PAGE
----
What's wrong with being manipulative?

Nancy Nyquist Potter

in Mapping the Edges and the In-between

Published on behalf of Oxford University Press

Published in print June 2009 | ISBN: 9780198530213
Published online February 2013 | e-ISBN: 9780191754388 | DOI:

Series: International Perspectives in Philosophy & Psychiatry

What's wrong with being manipulative?

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Let's return to the opening exchange between Lotta (Ms. A) and the therapist. Does Lotta's behavior fit the working definition of manipulativity? To some extent, yes. She seems to have exaggerated her pain in order to get the therapist to pay her a visit. She wasn't particularly indirect, though. The discussion that the authors provide of the case raises the question whether the researchers are reading too much into the initial encounter. As I argued above, research suggests that BPD patients are perceived from the outset to be difficult and manipulative and that carers dislike such patients because they are not compliant and cooperative. The worry is that Lotta and the therapist are caught up in this dynamic. Another reading of the encounter is that Lotta is taking initiative to begin shaping the therapeutic relationship because she is anxious about it and does not want to feel that it is out of her control. In doing so, she draws upon not only dramatic ability (‘You could be dying before you got any help around here!’), but also humor (‘You must be either very good or very crazy to have taken me on’) and directness (‘By the way, I hate being called Ms. A.’). It does seem that Lotta is not following social norms for behavior in clinical encounters. Attempting to joke or asking to be called by her first name may be inappropriate in this setting, especially given the emergency call. But it is too quick to decide that ‘[a]lready in this initial interaction with Lotta's therapist-to-be, harbingers of the therapeutic challenges are evident’ (Wheelis and Gunderson 1998). Inappropriateness in behavior suggests social ineptness, not necessarily dysfunction. And inappropriate behavior is sometimes the outcome when someone is challenging conventions and norms that are subjugating. Perhaps Lotta is actively resisting (in the political sense) the patient role as subservient, compliant, and subjugated. All this behavior could turn out to be dysfunctional for Lotta, but one encounter is insufficient to assess her. In order to know whether Lotta is dispositionally and pathologically manipulative, more time in interactions with her is needed, more context needs to be developed, and more attention to clinicians’ perceptions and assumptions needs to be paid.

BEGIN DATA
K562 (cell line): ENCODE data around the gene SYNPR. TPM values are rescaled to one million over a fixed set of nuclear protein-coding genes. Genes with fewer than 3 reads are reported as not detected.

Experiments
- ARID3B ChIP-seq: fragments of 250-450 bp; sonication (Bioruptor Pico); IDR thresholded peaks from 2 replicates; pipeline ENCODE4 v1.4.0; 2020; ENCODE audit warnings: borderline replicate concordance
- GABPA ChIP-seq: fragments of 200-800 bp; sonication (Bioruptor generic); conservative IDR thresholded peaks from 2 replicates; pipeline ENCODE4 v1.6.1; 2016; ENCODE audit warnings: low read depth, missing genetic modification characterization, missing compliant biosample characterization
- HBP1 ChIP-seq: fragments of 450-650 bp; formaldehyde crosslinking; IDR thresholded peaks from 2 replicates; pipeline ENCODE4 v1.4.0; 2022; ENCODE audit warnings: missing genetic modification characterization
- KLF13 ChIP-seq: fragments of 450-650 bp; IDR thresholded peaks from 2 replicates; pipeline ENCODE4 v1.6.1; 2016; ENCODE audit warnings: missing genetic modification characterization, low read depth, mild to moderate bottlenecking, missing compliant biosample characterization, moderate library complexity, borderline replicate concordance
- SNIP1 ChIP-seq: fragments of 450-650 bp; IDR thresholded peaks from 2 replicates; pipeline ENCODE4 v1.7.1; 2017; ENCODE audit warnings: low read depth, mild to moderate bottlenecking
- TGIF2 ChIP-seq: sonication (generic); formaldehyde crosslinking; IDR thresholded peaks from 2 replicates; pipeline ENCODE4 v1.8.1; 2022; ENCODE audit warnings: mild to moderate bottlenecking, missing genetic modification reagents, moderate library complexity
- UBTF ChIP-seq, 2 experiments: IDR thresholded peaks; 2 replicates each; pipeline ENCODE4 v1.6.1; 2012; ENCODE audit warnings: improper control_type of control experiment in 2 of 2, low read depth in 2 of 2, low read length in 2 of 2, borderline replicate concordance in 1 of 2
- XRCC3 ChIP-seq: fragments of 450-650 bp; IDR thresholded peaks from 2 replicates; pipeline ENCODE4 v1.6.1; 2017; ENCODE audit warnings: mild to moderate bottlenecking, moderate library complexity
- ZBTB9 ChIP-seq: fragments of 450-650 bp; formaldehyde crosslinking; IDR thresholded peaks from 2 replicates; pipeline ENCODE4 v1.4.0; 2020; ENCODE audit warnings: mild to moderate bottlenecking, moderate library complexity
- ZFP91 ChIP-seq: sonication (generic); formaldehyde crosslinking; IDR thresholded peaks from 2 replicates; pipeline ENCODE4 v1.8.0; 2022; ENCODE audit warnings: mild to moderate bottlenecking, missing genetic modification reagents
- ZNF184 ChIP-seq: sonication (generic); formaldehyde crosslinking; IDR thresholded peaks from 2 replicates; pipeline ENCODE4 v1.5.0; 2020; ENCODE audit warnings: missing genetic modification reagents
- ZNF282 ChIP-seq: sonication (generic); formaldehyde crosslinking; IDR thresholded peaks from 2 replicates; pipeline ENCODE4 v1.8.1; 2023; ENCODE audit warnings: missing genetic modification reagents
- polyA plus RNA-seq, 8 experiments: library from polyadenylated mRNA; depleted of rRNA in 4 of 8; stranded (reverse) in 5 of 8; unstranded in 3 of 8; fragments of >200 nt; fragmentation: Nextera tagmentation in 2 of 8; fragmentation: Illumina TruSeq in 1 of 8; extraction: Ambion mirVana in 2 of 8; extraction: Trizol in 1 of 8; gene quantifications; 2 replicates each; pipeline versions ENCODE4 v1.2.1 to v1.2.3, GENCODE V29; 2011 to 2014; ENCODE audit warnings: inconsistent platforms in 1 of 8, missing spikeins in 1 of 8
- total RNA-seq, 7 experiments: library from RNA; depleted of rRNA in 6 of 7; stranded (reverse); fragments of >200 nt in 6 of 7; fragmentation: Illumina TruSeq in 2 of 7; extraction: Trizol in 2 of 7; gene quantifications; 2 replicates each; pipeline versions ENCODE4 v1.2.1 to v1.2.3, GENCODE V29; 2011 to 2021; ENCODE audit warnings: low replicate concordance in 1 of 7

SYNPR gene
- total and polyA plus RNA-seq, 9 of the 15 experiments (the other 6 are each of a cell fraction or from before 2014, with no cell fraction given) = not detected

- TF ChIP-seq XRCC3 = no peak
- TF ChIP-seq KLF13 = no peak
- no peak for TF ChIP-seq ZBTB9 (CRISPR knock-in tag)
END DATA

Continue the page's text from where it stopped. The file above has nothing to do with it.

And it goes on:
The question I have been addressing is whether clinicians are justified in taking a pejorative and judgmental stance toward BPD patients. While a violation of norms for relationship might provide an explanation of why clinicians react negatively to BPD patients, it doesn't provide warrant for sweeping labels of manipulativity or the negative attitudes that are entailed. Such attitudes do not satisfy therapeutic and moral norms that clinicians are expected to follow: namely, that clinicians need to develop empathy for their patients’ suffering and distress. When clinicians view patients’ primary character as morally objectionable, it's difficult for clinicians to feel empathy and for patients to either receive or elicit it.

Clarity and carefulness in applying the term ‘manipulation’ will aid clinicians in intercepting negative perceptions, a necessary correlate to being empathetic. BPD patients are suffering and need responses from clinicians that do not exacerbate their distress, and the pervasive attribution of pejorative and blaming manipulativity does not further their healing process.

Chapter.  7836 words. 

Subjects: Psychiatry

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